Liquidmetal to Make Bigger Impact on Apple’s Mobile Lineup
Apple is looking to capitalize on its investment on Liquidmetal Technologies’ tough and durable coating to replace the aluminum and glass found on many of its portable and mobile products, ranging from iPhones to now Mac computers. While on this is in the rumor stages at this time, it is believed that the Mac-maker will also be migrating its MacBook line (MacBook Pro and MacBook Air) to casings made from Liquidmetal to add to the device’s strength and durability.
With the current generation of MacBook Pro and MacBook Air systems, Apple had touted the strength and structural integrity of the unibody machined aluminum enclosure while also highlighting the environmental benefits of this highly recyclable metal. Migrating from machined aluminum to Liquidmetal may give these mobile notebooks increased strength and increased resistance to bumps and dings, but may also allow Apple to create even lighter and thinner models as well.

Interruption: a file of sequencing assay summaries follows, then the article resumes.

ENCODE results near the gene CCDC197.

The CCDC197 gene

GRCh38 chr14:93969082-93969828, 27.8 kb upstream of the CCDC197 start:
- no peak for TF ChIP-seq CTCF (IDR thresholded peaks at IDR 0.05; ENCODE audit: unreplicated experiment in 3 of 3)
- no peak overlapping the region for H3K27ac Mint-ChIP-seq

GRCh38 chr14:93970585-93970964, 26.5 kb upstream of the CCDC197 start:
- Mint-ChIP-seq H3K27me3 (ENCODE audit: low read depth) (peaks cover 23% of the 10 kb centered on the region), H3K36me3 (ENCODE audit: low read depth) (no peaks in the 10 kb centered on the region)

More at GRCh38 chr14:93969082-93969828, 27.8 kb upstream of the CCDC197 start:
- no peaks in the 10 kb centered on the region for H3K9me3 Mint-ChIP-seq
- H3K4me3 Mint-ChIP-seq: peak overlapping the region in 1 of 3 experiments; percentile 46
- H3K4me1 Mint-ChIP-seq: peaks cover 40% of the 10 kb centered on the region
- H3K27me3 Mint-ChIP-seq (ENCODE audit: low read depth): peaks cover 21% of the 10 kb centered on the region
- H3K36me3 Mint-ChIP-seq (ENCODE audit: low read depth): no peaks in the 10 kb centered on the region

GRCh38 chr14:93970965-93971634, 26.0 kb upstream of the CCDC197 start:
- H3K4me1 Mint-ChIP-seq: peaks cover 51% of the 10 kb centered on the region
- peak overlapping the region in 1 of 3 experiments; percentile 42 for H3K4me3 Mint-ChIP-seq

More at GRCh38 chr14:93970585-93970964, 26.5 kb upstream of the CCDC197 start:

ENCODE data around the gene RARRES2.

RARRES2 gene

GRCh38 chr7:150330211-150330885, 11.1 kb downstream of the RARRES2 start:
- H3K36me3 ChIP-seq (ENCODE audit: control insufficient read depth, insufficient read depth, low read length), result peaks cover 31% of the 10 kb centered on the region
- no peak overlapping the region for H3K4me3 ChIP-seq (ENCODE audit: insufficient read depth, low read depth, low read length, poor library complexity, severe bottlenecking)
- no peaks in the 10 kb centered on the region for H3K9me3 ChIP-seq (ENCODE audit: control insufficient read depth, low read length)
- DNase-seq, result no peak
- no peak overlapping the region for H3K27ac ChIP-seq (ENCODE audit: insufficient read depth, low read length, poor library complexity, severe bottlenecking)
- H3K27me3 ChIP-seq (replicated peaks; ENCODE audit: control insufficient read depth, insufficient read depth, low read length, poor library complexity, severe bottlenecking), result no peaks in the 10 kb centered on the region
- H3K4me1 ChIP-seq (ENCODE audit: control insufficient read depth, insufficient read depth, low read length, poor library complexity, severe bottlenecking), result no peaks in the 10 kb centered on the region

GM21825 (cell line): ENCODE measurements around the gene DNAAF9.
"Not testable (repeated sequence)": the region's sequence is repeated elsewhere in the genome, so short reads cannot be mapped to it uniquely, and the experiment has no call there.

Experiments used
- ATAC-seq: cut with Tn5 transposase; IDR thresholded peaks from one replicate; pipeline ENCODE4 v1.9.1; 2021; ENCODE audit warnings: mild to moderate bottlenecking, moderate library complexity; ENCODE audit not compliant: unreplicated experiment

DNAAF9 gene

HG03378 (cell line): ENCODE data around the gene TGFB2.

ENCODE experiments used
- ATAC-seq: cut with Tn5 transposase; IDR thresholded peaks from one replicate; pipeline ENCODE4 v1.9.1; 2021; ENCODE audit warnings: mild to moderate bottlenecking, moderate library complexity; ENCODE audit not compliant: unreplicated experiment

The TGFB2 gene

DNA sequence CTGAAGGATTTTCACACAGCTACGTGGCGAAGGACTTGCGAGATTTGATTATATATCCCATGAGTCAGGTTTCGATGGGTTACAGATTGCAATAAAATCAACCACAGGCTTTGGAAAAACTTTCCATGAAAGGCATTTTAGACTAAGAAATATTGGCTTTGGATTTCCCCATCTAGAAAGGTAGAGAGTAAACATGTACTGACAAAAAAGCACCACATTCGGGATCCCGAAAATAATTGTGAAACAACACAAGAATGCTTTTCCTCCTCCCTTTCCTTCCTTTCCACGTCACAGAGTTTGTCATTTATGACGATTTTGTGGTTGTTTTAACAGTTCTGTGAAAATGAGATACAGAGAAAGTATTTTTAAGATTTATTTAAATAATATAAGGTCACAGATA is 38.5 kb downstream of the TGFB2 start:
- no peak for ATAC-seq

In the past, the iPhone 5–the flagship smartphone that is expected to succeed the current iPhone 4S model–is believed to use Liquidmetal for its case. This would allow Apple to compete on design and technologies, combatting new polycarbonate unibody shells from Nokia, the micro-arc oxidation process from HTC, and a rumored ceramic shell on the Galaxy S III from Samsung.
With notebooks, as with smartphones, reception will be a concern and SlashGear points out it’s unclear how Liquidmetal will handle with signal strength. In the past, metal materials have been found to hinder and hurt reception, forcing manufacturers to add plastic windows–as on the iPad–to better handle 3G, 4G, or WiFi signal. With the newness of Liquidmetal, it’s unclear how the material will be able to handle reception for WiFi and Bluetooth on Apple’s new MacBook products if the material is employed.
With Apple rumored to be refreshing its MacBook lineup following Intel’s Ivy Bridge announcement, the new models could potentially be made from Liquidmetal.
Currently, Apple only uses Liquidmetal on its small SIM ejector tool.
Tech enthusiast in Silicon Valley enjoying the possibilities of ubiquitous connectivity, information sharing, and collaboration enabled by mobile broadband. You can contact Chuong on Twitter @chuongvision or search +chuongvision on Google+.